Neurohormonal activation and the chronic heart failure syndrome in adults with congenital heart disease

Aidan P. Bolger, Rakesh Sharma, Wei Li, Marjolein Leenarts, Paul R. Kalra, Michael Kemp, Andrew J. S. Coats, Stefan D. Anker, Michael A. Gatzoulis

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350 Citations (Scopus)

Abstract

Background— Neurohormonal activation characterizes chronic heart failure, relates to outcome, and is a therapeutic target. It is not known whether a similar pattern of neurohormonal activation exists in adults with congenital heart disease and, if so, whether it relates to common measures of disease severity or whether cardiac anatomy is a better discriminant.

Methods and Results— Concentrations of atrial natriuretic peptide (ANP), brain natriuretic peptide (BNP), endothelin-1 (ET-1), renin, aldosterone, norepinephrine, and epinephrine were determined in 53 adults with congenital heart disease, comprising 4 distinct anatomic subgroups (29 female; 33.5±1.5 years of age; New York Heart Association class 2.0±0.1, mean±SEM) and 15 healthy control subjects (8 female; 32.3±1.3 years of age). Systemic ventricular function was graded by a blinded echocardiographer as normal or mildly, moderately, or severely impaired. Adults with congenital heart disease had elevated levels of ANP (56.6 versus 3.1 pmol/L), BNP (35.8 versus 5.7 pmol/L), ET-1 (2.5 versus 0.7 pmol/L, all P<0.0001), renin (147 versus 16.3 pmol/L), norepinephrine (2.2 versus 1.6 pmol/L, both P<0.01) and aldosterone (546 versus 337 pmol/L, P<0.05). There was a highly significant stepwise increase in ANP, BNP, ET-1, and norepinephrine according to New York Heart Association class and systemic ventricular function, with even asymptomatic patients having evidence of significant neurohormonal activation. In contrast, there was no direct relationship between the 4 anatomic subgroups and any of the neurohormones studied.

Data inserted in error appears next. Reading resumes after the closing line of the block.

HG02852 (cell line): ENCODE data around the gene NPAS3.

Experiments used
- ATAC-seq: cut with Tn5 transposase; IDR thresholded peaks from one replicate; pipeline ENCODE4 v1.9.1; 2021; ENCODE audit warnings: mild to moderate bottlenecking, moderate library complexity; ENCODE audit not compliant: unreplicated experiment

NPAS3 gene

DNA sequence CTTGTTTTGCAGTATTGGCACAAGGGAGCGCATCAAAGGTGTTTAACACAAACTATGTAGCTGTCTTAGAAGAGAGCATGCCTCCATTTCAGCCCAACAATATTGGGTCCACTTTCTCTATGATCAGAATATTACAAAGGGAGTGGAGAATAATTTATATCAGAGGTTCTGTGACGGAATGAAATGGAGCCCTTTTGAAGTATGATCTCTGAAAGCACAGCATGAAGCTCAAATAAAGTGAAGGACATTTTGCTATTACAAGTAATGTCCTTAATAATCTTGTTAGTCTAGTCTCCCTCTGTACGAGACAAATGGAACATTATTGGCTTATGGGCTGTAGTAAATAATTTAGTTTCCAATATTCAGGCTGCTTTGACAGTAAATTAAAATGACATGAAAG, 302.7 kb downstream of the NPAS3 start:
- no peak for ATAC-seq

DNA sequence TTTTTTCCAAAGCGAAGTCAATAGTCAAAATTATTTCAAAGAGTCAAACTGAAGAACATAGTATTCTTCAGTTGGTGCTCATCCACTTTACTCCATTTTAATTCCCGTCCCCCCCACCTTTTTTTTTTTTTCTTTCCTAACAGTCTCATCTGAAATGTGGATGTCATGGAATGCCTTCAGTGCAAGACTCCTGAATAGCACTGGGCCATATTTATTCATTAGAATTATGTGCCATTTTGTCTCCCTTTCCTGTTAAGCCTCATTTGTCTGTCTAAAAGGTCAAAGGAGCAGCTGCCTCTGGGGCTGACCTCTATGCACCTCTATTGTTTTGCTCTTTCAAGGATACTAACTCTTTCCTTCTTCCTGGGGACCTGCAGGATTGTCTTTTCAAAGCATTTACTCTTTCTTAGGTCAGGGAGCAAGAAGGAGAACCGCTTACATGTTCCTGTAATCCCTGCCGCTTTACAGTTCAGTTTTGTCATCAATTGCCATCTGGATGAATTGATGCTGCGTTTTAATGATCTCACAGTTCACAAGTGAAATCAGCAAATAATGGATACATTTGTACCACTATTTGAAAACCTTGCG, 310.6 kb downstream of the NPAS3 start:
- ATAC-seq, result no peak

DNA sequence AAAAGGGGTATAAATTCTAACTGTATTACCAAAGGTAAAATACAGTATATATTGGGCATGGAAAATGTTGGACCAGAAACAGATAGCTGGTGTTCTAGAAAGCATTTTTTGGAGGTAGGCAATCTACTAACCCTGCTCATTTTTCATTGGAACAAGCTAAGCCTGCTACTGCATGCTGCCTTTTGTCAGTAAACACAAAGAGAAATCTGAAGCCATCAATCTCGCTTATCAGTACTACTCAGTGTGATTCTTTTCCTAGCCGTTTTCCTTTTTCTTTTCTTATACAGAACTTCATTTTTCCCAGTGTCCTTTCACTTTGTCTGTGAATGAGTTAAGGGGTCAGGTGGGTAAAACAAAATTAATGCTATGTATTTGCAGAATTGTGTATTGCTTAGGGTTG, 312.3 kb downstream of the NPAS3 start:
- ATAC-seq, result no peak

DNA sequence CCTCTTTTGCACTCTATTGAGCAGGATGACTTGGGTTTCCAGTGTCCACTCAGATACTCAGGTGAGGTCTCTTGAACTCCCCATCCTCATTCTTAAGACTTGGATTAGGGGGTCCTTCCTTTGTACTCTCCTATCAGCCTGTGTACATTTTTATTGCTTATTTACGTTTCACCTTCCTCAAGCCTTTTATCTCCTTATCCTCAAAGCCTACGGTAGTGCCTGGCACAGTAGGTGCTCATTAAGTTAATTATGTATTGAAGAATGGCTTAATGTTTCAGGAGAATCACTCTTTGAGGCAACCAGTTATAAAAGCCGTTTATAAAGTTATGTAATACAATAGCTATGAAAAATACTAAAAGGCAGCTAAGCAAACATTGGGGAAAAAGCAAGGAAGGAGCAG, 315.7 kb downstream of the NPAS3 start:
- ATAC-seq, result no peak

Conclusions— Neurohormonal activation in adult congenital heart disease bears the hallmarks of chronic heart failure, relating to symptom severity and ventricular dysfunction and not necessarily to anatomic substrate. Neurohormonal antagonism across this large and anatomically diverse population should be considered.
Original languageEnglish
Pages (from-to)92-99
Number of pages8
JournalCirculation
Volume106
Issue number1
DOIs
Publication statusPublished - 2002

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